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FRANCIS LANCELOTT, ESQ. Queens of England. Vol.1.


Sir John Froissart's Chronicles of England, France, Spain and the Ajoining Countries from the latter part of the reign of Edward II to the coronation of Henry IV in 12 volumes 

Chronicles of Enguerrand De Monstrelet (Sir John Froissart's Chronicles continuation) in 13 volumes 

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Queens of England. Vol.1.
page 396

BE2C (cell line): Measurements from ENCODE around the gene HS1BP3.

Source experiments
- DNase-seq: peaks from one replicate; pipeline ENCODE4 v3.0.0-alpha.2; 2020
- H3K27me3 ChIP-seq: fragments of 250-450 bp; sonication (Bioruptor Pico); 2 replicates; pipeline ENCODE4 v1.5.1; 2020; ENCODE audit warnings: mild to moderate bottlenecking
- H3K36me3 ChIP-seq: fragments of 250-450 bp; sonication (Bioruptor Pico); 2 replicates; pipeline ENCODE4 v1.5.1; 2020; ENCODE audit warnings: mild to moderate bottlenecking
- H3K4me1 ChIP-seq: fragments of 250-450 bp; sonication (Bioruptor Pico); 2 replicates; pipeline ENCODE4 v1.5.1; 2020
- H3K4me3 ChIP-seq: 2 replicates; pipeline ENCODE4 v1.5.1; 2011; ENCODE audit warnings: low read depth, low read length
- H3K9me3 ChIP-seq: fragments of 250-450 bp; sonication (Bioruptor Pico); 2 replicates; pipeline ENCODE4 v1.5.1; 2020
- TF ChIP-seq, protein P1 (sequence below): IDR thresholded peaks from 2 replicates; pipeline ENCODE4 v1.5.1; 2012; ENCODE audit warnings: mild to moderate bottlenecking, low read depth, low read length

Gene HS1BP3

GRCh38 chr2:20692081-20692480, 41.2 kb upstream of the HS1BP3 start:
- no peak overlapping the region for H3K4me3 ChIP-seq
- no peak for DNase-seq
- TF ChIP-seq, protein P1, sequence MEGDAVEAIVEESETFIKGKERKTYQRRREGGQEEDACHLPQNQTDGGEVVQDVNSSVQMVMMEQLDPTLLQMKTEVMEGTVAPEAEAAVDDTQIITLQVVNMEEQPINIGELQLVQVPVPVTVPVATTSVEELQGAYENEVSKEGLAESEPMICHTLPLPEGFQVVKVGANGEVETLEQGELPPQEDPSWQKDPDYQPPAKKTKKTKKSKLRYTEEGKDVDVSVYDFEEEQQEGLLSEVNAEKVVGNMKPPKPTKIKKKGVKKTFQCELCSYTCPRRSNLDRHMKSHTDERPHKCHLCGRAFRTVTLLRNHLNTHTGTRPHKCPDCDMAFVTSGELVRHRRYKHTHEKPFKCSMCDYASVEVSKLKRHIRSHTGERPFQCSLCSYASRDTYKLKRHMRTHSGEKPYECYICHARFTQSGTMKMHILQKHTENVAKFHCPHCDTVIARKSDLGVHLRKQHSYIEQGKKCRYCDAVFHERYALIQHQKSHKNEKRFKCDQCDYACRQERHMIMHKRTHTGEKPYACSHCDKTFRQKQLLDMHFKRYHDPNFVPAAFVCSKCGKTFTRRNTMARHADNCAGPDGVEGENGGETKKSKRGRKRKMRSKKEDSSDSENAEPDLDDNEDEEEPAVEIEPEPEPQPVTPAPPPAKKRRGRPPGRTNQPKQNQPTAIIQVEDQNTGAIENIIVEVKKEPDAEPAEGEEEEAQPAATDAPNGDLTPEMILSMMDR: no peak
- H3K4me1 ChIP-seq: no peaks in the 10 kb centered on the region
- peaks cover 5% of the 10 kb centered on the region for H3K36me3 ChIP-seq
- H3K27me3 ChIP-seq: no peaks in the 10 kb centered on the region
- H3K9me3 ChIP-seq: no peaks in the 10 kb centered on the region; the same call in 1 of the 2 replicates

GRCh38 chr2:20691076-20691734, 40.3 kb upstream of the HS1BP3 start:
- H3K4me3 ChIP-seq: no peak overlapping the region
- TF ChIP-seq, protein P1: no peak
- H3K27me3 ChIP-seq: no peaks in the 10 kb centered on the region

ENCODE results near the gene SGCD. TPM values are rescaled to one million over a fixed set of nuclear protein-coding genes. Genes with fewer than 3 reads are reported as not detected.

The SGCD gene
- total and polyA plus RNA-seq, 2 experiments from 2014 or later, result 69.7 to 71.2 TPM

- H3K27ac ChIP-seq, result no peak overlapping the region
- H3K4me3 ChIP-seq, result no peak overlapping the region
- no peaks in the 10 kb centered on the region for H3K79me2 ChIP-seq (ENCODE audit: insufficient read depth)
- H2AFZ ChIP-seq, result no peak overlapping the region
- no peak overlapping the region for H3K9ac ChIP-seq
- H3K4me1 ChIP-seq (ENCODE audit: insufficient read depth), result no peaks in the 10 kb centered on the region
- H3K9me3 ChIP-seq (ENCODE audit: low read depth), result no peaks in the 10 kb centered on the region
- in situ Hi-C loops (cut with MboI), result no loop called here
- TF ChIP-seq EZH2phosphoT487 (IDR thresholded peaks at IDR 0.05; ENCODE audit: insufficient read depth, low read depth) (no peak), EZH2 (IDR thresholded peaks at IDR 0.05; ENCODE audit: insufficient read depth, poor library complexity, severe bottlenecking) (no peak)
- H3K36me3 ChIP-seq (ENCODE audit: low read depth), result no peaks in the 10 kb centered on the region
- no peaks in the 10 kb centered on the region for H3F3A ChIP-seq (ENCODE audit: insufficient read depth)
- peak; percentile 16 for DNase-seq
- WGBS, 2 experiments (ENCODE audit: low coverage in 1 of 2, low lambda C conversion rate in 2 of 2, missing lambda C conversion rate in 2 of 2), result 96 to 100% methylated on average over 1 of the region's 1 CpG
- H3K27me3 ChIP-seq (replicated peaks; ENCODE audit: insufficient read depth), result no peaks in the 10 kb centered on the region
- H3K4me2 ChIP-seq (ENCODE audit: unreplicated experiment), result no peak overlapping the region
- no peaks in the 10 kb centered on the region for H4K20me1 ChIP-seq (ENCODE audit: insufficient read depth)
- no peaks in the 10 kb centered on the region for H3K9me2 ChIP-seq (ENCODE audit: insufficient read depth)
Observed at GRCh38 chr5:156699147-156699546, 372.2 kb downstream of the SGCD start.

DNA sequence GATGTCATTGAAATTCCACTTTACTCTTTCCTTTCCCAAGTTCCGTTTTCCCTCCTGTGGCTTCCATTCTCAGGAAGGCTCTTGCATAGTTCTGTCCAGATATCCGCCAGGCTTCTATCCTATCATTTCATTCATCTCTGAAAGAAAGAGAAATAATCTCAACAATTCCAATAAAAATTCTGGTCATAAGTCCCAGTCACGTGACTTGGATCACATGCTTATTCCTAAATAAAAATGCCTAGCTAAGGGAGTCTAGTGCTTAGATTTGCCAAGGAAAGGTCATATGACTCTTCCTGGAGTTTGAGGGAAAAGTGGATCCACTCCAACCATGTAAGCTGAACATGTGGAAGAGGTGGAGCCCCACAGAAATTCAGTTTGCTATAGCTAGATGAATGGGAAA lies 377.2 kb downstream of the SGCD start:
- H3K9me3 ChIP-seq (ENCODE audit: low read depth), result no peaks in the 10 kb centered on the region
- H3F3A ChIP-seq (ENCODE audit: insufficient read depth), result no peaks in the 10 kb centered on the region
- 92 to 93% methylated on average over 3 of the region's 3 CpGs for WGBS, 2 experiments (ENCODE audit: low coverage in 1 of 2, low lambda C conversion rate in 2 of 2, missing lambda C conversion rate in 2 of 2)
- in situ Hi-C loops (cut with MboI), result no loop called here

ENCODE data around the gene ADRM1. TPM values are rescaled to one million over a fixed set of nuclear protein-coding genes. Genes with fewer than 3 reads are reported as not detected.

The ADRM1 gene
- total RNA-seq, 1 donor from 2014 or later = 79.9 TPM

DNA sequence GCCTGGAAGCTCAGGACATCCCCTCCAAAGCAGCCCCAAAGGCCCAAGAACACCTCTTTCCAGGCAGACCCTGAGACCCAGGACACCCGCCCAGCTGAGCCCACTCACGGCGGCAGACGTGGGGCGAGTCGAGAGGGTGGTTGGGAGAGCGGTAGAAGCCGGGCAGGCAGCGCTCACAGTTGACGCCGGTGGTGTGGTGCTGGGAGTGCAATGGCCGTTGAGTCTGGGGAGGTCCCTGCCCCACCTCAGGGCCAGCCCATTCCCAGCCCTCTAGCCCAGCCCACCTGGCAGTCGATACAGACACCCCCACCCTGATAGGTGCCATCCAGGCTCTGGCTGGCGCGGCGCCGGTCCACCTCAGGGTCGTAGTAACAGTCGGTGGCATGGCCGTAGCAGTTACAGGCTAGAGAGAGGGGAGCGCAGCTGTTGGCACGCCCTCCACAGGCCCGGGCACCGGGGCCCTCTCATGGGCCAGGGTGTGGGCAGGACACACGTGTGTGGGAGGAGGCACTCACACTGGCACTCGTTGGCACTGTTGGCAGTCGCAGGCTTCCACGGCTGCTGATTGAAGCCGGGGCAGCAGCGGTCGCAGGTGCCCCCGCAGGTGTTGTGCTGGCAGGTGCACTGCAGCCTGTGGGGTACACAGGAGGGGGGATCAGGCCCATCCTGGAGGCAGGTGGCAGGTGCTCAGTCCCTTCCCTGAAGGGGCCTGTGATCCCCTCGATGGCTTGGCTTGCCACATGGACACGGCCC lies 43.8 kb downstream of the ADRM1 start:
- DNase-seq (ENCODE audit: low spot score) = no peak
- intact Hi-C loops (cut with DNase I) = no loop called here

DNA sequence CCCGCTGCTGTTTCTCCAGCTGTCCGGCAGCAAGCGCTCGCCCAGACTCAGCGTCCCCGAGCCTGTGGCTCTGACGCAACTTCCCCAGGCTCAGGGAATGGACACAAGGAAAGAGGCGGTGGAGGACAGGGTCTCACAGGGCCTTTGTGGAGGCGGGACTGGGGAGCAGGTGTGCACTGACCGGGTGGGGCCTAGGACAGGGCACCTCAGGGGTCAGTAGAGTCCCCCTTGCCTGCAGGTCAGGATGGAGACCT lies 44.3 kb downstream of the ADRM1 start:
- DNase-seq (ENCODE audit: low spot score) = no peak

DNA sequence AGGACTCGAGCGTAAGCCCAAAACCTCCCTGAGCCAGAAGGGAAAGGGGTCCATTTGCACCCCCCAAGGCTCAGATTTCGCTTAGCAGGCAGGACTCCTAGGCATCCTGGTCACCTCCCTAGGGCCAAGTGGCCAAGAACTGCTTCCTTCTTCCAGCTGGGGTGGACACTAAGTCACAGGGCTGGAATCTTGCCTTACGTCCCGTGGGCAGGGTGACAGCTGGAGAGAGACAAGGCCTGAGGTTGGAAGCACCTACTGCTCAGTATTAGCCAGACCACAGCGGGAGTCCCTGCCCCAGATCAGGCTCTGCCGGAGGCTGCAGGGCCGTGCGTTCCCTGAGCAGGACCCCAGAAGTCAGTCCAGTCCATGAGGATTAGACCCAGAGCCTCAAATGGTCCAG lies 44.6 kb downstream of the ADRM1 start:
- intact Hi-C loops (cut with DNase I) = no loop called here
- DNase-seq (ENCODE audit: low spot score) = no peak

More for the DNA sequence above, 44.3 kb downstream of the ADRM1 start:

of a Queen consort so excited the public attention. In former times the royal brides might have been young, beautiful and accomplished, but the object of the present spectacle wag, besides all this, a woman for whose exaltation an important part of the national system had been subverted, or rather perhaps by whose ambition the shackles of popery, which for ages had bound the nation in spiritual and intellectual darkness, were burst asunder. The prelude of this solemnity, which on Whit-sunday was to be concluded, commenced on the Thursday in Easter week, with the ceremony of conducting tbe Queen from Greenwich to the Tower, which is thus described by Hall, Stow, and others. In obedience to royalorders, the mayor and the leading members of the city of London took to their barges on the nineteenth of May at one o'clock, and proceeded in procession to convey tbe Queen from Greenwich to the Tower. The mayor and his brethren were dressed in scarlet, with massive gold chains about their neck, and those that were knights wore the collar of SS. in the mayor's barge were shalmcs, shagbushes,* and divers other musical instruments, which continually made goodly harmony. Before the mayor's barge was a sort of gun boat, called a frovst or waiter, full of ordnance, in which froyst on the middle of tho deck was a great red dragon who kept continually moving his frightful tail, and vomiting wild fire into the Thames ; and round about the froyst stood terrible monsters and savage men casting fire, and making hideous noises, to which the ordnance in the froyst responded in one continuous roar. On the right of the mayor's barge was the bachelor's barge gaily decorated witli streamers, banners, and royal devices ; and on the left was another froyst, on the deck of which was a pageant in honour of Anne Boleyn. It was meant to represent her device, and consisted of a mount upon which stood a tree of gold, * Bude wind instruments. In this reign music was greatly discouraged hy the reformers, they pronounced " syngliig, and saying of mass, to be but roryng, howling, whistelyiig, mummyng, conjuryng, and jogeling, and tho playing at the organeys, a foolish vanity." covered with white and red roses, and with a white falcon crowned, perched on the centre of the tree, and beneath it Anne's motto Mihi etmees. Me and mine. The barges were all gaily bedecked with silk and clotli of gold, their sides were set full of flags and banners, and their chords Avere hung with innumerable little pennons, having small belli attached to their ends, which made a goodly noise as they gracefully wavered in the wind. Thus arrayed the fifty barges, representing the companies of tbe city of London, rode downwards to Greenwich, and there cast anchor, making great melody. At three o'clock the Queen appeared in rich cloth of gold, and attended by a bevy of damsels all elegantly attired. When she entered her barge the citizens moved theirs forward in their order. The mayor immediately preceded her, and on her right were the bachelors, whose minstrels, continuously playing their trumpets and other melodious instruments, greatly delighted her. A hundred barges belonging to the nobility followed, magnificently ornamented with silk or cloth of gold gliding on in harmonious order to measured strains of music. The river was covered with boats, the shores were lined with spectators, and it might have been supposed that London was deserted of its inhabitants^ but for tbe innumerable multitudes collected near the Tower to witness the Queen's disembarkation, which was heralded by a discharge of artillery the most marvellous that ever was heard, but which was lost amid tbe shouts and answered by the spontaneous iicclamations of the delighted populace, few of whom perhaps quitted the gorgeous scene indifferent to the future welfare of the woman who had that day been the object of universal curiosity and attention. On her landing, Anne was conducted by the lord chamberlain, and the officers at arms to the King, who with loving countenance received her at the postern by the water side, and kissed her, and then she turned back again and thanked the mayor and the citizens for their kindness to her on that day, and so entered the Tower. Whilst she remained in the Tower with

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